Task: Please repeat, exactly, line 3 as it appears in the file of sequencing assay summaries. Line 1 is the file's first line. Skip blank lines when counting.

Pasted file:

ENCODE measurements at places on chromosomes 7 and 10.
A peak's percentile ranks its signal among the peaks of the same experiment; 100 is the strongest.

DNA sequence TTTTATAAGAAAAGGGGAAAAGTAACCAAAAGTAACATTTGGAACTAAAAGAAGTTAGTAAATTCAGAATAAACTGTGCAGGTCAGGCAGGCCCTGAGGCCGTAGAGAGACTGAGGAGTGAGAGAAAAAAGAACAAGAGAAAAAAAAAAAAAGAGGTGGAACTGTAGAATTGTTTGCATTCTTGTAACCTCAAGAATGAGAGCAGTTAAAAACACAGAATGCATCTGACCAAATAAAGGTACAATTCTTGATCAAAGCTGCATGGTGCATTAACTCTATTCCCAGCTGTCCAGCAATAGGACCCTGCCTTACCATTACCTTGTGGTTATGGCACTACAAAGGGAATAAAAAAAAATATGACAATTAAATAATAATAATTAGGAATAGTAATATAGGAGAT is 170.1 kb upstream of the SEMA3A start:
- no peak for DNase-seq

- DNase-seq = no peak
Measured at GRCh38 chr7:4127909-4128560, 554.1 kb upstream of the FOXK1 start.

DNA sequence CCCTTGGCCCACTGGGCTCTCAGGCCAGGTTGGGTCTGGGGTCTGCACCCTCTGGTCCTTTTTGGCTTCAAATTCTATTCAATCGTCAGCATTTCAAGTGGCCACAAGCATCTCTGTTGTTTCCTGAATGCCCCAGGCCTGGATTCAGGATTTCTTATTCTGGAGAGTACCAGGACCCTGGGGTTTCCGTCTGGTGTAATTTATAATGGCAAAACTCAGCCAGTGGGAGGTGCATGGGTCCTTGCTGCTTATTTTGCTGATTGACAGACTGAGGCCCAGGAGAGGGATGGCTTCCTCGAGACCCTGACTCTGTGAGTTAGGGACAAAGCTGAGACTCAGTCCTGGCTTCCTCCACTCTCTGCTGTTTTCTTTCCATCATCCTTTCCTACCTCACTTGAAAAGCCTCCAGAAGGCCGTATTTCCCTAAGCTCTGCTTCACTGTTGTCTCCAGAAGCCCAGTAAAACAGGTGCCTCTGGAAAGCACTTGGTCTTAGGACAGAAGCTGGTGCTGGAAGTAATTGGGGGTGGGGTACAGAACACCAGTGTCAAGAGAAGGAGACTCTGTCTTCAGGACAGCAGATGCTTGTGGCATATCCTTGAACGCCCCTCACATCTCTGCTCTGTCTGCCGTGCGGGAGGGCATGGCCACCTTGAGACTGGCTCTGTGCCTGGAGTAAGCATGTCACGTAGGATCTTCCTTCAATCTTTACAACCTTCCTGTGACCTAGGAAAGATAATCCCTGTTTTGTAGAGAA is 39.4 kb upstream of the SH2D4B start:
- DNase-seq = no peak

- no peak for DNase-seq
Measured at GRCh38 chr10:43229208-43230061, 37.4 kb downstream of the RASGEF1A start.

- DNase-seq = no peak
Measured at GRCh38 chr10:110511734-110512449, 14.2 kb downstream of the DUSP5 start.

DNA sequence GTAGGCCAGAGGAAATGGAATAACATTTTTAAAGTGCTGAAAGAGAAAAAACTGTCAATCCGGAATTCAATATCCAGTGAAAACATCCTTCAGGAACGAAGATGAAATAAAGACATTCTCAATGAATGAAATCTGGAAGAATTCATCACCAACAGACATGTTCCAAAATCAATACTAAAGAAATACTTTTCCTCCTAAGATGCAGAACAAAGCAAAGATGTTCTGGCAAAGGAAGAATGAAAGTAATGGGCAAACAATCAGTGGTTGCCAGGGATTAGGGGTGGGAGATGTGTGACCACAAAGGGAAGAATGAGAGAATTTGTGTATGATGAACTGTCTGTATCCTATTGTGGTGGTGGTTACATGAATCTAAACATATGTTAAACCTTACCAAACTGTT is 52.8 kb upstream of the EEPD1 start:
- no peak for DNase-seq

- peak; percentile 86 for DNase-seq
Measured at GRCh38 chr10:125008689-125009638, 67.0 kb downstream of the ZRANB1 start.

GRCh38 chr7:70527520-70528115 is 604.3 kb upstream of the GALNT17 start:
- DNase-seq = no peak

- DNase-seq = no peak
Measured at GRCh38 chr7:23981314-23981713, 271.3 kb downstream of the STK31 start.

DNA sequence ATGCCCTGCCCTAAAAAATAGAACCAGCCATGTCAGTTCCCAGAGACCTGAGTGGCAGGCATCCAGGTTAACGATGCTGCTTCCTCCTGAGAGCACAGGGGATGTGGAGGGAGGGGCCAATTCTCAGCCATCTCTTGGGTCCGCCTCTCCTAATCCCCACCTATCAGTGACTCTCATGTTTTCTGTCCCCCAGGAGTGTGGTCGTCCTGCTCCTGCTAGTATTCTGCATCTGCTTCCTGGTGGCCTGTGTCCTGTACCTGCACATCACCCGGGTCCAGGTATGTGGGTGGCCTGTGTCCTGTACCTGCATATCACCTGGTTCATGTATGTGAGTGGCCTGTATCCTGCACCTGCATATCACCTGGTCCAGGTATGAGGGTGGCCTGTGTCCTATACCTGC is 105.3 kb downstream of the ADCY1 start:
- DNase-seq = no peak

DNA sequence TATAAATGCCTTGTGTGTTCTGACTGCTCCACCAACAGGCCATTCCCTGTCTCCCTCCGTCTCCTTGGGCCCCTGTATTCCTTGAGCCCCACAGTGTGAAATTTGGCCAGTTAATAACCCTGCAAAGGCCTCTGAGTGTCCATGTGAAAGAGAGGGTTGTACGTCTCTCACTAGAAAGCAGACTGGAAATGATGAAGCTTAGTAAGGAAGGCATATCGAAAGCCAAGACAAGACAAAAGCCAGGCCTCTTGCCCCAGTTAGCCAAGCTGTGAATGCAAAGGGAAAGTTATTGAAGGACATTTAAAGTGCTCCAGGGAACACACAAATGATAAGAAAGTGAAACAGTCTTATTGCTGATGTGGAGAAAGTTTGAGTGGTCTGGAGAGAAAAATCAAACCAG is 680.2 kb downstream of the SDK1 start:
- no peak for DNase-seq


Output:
DNA sequence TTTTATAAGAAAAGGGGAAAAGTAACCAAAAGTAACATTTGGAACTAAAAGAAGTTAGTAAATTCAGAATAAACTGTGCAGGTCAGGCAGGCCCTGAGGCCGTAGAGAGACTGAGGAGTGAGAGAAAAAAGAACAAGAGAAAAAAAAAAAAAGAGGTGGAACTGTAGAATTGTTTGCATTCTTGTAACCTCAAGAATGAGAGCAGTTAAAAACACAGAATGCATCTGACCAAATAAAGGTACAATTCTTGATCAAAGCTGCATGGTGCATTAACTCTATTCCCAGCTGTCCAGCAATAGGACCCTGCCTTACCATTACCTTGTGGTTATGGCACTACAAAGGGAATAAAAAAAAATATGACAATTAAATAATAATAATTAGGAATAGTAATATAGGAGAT is 170.1 kb upstream of the SEMA3A start: